Report process status (POSIX)
ps [-Aa] [-G grouplist] [-o format]... [-p proclist] [-t termlist] [-U userlist]
QNX Neutrino, Microsoft Windows
- Print information for all accessible processes.
- Print information for all processes associated with terminals except for process group leaders.
- -G grouplist
- Write information for processes whose real group ID is given in grouplist. You can delimit the group IDs with commas or spaces.
- -o format
- Write information according to the specifications given in format. If you specify more than one -o option, they're treated as a concatenation of all their format arguments.
- -p proclist
- Print information only for processes whose process IDs are listed in proclist. You can delimit the process IDs with commas or spaces.
- -t termlist
- Print information only for processes associated with the terminals listed in termlist You can delimit the terminal identifiers with commas or spaces.
- -U userlist
- Print information only for processes whose real user ID or login name is given in userlist. You can delimit the user IDs with commas or spaces.
The ps utility prints information about processes, subject to having the appropriate privilege to obtain information about those processes. With no options, ps prints information about processes associated with the current terminal. The output includes the process ID, terminal name, cumulative execution time, and command name of each process.
The options that use lists (-g, -p, -t, -u) can list multiple items separated by commas or white space, as long as all the items are contained within a single command-line argument. If white space is used, you'll probably need to quote the list when invoking ps from the shell.
The initial set of processes selected by -a, -A, or -d is intersected with the processes selected by the -g, -p, -t, or -u options, if any of the latter are specified.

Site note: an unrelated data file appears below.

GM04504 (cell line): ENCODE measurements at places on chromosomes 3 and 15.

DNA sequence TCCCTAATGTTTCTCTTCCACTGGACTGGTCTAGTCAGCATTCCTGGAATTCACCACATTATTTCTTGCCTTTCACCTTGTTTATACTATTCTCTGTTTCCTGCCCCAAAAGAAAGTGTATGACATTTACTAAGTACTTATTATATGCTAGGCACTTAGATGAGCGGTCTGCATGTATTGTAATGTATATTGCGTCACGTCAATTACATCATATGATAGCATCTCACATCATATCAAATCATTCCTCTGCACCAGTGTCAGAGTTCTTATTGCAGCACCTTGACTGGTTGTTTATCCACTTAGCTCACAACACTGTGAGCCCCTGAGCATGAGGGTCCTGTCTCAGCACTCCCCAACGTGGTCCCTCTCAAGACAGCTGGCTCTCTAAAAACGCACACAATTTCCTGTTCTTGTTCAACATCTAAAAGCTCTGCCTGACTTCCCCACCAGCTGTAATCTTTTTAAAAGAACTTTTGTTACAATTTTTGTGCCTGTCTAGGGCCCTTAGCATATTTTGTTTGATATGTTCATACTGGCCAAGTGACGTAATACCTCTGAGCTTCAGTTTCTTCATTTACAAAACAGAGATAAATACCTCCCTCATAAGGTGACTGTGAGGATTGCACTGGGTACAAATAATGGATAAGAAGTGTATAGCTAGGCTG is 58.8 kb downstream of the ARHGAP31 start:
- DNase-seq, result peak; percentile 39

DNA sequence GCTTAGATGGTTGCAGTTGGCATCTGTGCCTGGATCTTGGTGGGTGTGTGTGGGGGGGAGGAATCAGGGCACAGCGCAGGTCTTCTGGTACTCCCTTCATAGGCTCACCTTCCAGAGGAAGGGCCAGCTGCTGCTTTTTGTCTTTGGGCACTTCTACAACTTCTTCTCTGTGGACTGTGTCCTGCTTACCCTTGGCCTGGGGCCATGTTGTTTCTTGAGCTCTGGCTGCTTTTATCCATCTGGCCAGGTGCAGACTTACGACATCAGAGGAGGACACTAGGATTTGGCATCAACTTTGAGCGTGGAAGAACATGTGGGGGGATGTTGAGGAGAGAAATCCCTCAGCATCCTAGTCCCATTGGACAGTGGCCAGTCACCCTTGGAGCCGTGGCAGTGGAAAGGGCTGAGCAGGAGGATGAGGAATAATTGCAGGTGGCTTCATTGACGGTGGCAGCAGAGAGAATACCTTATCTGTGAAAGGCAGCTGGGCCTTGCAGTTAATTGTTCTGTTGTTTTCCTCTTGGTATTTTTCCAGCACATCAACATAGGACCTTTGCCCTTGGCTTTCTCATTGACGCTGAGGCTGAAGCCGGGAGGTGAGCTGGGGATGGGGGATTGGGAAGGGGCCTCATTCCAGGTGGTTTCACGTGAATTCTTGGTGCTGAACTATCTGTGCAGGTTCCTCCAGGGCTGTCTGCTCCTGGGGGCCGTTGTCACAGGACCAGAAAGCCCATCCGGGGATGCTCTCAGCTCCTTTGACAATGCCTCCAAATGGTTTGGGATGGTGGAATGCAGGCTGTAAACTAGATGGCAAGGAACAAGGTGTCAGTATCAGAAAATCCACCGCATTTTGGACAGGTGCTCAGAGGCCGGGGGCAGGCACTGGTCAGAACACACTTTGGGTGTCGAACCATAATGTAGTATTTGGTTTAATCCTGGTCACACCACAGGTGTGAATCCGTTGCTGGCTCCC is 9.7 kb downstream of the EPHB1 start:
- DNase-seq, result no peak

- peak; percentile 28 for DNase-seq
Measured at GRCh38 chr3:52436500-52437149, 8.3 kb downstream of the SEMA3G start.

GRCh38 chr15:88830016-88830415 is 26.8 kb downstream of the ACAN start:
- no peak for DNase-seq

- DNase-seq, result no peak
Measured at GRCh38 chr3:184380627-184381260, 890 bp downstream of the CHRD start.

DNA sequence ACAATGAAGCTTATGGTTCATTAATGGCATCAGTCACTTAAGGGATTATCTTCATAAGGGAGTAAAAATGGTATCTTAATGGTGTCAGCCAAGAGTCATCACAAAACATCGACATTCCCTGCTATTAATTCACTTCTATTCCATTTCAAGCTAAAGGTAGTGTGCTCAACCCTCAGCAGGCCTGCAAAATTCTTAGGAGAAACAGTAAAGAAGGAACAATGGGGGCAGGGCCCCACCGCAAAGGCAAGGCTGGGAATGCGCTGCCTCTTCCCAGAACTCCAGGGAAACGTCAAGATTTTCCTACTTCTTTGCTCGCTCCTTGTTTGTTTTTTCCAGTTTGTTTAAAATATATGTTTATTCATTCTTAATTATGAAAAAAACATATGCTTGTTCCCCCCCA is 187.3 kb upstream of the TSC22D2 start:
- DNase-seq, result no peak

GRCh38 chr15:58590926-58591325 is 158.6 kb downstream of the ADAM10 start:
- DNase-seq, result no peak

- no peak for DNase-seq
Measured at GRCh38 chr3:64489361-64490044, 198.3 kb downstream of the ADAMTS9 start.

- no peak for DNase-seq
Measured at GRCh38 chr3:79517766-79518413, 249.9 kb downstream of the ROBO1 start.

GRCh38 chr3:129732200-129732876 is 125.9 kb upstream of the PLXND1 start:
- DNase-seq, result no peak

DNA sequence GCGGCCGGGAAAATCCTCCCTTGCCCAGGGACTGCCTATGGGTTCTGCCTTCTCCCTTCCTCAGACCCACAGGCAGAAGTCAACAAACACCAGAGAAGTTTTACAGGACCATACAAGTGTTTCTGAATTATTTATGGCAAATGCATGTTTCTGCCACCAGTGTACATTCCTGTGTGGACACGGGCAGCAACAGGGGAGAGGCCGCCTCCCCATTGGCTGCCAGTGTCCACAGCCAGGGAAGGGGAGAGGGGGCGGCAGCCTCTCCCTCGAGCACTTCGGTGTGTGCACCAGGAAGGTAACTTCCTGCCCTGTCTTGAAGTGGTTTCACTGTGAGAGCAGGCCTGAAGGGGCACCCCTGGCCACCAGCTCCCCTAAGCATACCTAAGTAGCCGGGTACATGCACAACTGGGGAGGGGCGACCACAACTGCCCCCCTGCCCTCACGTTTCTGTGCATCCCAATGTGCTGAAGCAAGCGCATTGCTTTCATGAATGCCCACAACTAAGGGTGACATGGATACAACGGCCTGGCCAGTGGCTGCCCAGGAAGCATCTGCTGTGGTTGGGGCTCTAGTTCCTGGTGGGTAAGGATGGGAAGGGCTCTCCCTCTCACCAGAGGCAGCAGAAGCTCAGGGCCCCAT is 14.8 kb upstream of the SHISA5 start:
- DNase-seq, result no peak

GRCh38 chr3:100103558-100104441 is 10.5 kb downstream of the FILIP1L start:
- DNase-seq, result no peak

If none of -a, -A, or -d is specified, ps behaves as though you specified -u your_uid.
To control the content and format of output, you use the -o format option, which takes any of the field descriptors listed below. All of these field descriptors, with the exception of %% and %a, are of the form:
The + forces right justification; the - forces left justification. If neither + nor - is specified, the default justification for the descriptor is used. If no title is given for a field, spaces are printed. The [ and ] aren't part of the descriptor; they simply show the optional parts of the descriptor.
The %a field descriptor has the form:
You can use the optional width for limiting the length of what is printed for this field.
Any text included between the field descriptors is printed on all lines, including the header line.
- A literal % character.
- The command with all its arguments as a string.
- The process that this process is blocked on.
- The name of the command (argv value) as a string.
- The ratio of CPU time used (%x) to CPU time available, expressed as a percentage.
- The current working directory of the process.
- The initial environment of the process.
- The flags of the process.
- The real group ID of the process.
- The effective group ID of the process.
- The decimal value of the process ID.
- The decimal value of the parent process ID.
- The decimal value of the process's nice value.
- The decimal value of the process's priority.
- The decimal value of the process group ID.
- The decimal value of the session ID.
- The process state of the process.
- In the POSIX locale, the elapsed wall clock time of the process
in the form:
The dd field is not shown if less than one day.
- In the POSIX locale, the relative start time of the process in the form:
- The real user ID of the process. If the user ID is present in the /etc/passwd file, a textual user name is printed; otherwise, a decimal numeric user ID is printed.
- The effective user ID of the process (see %u).
- In the POSIX locale, the cumulative CPU time
of the process in the form:
- If a controlling terminal is present, the name of the terminal, consisting of the node ID followed by the basename of the device pathname.
- The size of the process in (virtual) memory in kilobytes, expressed as a decimal integer. Shared code or segments are not accounted for.
Emulate the default output from a System V ps command:
ps -o '%+"PID"p %+"TTY"y %+"TIME"t %+"COMMAND"C'
- Successful completion.
- An error occurred.
Fine-Tuning Your System in the Neutrino User's Guide